Rescuing Rudolph — A Rough-Toothed Dolphin Rehabilitating at Clearwater Marine Aquarium
Updated Jan 11, 2020 | Posted Dec 20, 2019
Rescued dolphin, nicknamed Rudolph, receiving medical care at Clearwater Marine Aquarium facility
One of an estimated 600 of its species in the Gulf of Mexico, Rudolph, a rough-toothed dolphin, is being rehabilitated at Clearwater Marine Aquarium’s Fred Howard Park location after the animal was found beached off Sanibel Island earlier in the week.
“The animal is alert and responsive, which is encouraging as Rudolph was in critical condition when he was rescued” said veterinarian Dr. Shelly Marquardt with Clearwater Marine Aquarium. “We continue to run diagnostics to monitor Rudolph’s condition and attempt to determine the cause of his stranding. While still severely compromised, his progression is encouraging.”
Beached dolphin rescued and transported to stranding station in Fred Howard Park
On Monday, December 16, 2019, at 7:00 a.m., Clearwater Marine Aquarium received a report from NOAA that the Florida Fish and Wildlife Conservation Commission was responding to a young rough-toothed dolphin that beached in Sanibel Island. FWC assessed the animal’s health and transported the animal to CMA for rehabilitation at its Fred Howard Park marine mammal stranding station. This is the same location where 2 rescued pilot whales received care before being released earlier this year.
“The Clearwater Marine Aquarium team is providing Rudolph the best medical care possible, around the clock,” said CEO David Yates. “The goal of our efforts are to return Rudolph back home in the wild, but quite a bit of work still needs to be done to accomplish this goal.”
Rough-toothed dolphins — a small but remarkable species
Rudolph, as Clearwater Marine Aquarium has nicknamed him, is a male juvenile rough-toothed dolphin (Steno bredanensis) weighing 153 lbs. upon intake and measuring just over 6.5 feet (201 cm). According to NOAA Fisheries, this species can reach up to 8.5 feet in length, relatively small compared to other dolphin species, they weigh about 350 lbs. and have a lifespan of 36 years.
Rough-toothed dolphins are usually found in tight-knit groups of 10 to 20 individuals but have been reported in groups of up to 100 individuals. They often associate with other cetacean species, including short-finned pilot whales, bottlenose dolphins, pantropical spotted dolphins, and spinner dolphins.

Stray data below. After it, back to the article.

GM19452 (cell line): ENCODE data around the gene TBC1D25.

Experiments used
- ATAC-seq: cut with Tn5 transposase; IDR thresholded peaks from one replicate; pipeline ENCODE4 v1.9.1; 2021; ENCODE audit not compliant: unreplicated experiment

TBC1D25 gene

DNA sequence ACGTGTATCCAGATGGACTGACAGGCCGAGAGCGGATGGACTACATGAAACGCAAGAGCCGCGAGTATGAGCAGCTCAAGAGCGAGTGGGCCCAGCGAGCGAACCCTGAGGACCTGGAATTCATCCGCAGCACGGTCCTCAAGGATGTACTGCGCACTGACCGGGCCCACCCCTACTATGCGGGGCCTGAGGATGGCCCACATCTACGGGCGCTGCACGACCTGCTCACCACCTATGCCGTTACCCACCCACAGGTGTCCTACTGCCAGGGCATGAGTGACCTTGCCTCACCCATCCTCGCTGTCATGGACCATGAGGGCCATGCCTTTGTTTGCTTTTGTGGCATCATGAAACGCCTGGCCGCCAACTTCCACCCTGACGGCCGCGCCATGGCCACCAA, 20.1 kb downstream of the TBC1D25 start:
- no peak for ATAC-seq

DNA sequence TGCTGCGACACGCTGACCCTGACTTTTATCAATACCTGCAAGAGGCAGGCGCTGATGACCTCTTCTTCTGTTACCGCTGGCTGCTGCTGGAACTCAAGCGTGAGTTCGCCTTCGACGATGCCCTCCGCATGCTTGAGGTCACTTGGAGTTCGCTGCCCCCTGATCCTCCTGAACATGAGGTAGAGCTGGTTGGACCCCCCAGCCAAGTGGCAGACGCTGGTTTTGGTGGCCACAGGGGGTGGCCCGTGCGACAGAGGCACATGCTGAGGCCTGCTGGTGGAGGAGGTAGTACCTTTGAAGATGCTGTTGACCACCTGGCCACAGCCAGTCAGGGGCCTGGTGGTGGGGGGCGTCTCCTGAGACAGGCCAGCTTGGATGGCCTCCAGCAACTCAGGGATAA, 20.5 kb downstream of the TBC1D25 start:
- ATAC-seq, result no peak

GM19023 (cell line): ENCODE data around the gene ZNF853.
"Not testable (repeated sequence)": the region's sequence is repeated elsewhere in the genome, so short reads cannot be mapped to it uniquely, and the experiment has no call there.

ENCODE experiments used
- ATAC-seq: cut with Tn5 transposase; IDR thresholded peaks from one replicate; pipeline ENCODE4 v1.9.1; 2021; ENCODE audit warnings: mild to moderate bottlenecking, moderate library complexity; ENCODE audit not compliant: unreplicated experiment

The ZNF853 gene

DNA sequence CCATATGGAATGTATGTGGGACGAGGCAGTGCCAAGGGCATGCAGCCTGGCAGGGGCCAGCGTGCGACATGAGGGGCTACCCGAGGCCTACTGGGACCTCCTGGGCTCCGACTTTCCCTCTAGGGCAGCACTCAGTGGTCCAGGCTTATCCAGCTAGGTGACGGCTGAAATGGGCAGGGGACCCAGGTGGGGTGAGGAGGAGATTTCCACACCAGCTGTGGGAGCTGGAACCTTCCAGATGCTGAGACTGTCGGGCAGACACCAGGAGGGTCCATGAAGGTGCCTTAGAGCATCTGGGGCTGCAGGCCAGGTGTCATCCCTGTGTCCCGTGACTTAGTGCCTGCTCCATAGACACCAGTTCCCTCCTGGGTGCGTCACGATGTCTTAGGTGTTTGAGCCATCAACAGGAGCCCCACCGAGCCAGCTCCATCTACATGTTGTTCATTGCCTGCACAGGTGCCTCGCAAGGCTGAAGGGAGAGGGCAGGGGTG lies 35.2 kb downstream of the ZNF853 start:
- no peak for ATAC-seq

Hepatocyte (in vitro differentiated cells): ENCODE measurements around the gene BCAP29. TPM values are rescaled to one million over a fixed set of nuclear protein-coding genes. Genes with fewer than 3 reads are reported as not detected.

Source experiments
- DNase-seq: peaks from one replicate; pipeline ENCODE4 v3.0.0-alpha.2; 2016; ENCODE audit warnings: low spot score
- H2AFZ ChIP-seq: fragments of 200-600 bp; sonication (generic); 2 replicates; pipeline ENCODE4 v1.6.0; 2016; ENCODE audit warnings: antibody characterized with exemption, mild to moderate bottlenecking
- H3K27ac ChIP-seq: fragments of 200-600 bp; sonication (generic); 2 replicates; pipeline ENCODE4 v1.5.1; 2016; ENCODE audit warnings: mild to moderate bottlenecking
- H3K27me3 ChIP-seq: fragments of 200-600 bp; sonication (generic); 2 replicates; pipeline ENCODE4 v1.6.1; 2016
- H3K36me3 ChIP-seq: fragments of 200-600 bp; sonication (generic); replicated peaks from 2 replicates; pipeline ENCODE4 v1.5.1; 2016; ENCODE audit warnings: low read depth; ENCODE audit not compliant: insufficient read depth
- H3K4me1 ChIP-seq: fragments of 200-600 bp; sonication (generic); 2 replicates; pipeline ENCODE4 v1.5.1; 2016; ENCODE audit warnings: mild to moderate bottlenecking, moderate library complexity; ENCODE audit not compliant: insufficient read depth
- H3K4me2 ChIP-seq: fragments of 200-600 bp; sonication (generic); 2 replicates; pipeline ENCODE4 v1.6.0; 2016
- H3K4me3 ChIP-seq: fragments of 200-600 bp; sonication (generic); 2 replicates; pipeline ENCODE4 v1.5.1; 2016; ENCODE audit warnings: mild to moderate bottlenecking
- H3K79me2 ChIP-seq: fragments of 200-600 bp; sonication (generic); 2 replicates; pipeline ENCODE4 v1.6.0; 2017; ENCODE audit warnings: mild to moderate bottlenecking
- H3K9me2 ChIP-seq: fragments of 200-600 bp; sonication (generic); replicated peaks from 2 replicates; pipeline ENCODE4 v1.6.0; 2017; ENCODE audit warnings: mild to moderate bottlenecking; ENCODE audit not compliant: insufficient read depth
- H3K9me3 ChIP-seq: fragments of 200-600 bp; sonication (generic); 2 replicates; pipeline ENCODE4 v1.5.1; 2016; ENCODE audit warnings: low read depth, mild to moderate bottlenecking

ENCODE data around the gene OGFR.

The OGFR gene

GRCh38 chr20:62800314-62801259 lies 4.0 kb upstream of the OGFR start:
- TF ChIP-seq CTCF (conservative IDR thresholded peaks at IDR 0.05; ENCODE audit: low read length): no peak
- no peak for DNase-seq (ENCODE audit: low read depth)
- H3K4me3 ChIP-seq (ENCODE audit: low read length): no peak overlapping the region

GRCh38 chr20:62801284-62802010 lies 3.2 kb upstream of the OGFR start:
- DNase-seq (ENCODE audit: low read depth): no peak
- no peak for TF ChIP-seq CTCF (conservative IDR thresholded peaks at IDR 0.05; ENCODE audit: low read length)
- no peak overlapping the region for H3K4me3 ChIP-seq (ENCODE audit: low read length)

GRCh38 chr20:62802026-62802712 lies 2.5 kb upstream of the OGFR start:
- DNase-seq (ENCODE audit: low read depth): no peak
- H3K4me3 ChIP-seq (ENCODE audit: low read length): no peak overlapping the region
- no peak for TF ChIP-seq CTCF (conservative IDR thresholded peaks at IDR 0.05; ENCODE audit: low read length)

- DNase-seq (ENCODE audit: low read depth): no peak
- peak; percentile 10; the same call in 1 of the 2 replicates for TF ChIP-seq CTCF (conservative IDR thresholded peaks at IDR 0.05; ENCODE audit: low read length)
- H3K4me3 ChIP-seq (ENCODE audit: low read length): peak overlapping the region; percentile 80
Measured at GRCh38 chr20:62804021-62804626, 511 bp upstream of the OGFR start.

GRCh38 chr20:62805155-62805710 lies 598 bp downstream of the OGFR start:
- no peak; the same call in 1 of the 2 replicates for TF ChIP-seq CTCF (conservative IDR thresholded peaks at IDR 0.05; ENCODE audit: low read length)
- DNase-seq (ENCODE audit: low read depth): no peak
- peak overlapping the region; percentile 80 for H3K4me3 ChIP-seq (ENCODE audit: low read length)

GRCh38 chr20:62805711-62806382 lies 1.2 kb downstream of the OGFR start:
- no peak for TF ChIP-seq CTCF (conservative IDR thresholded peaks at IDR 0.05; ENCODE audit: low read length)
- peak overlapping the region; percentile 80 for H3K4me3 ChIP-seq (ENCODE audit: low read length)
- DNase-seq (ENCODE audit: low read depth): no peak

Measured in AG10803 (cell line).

This species of dolphin can be found in deep warm and tropical waters around the world.
Are they endangered?
The rough-toothed dolphin species is not listed as endangered and has an IUCN classification of “least concern,” but like all marine mammals in the U.S. they are protected under the Marine Mammal Protection Act. The worldwide population of these dolphins is unknown, but NOAA Fisheries estimates there are about 600 dolphins in the northern Gulf of Mexico and a total of 6,900 in U.S. waters, with 6,000 of them around Hawaii.
What do they eat?
Rough-toothed dolphins eat squid and different kinds of fish in the wild.
Is this species related to Atlantic bottlenose dolphins?
Yes! They are both in the Delphinidae family. Rough-toothed dolphins have also been known to socialize with other species, including bottlenose dolphins.
Are they social animals?
Rough-toothed dolphins are usually found in tight-knit groups of 10 to 20 individuals but have been reported in groups of up to 100 individuals. They often associate with other cetacean species, including short-finned pilot whales, bottlenose dolphins, pantropical spotted dolphins, and spinner dolphins. Rehabbing the dolphin alone is best for its health and the health of other animals to ensure effective and appropriate treatment.
Rescue activities conducted under the authority of Section 109h of the Marine Mammal Protection Act.
Financial support for rescue efforts provided by National Fish and Wildlife Foundation.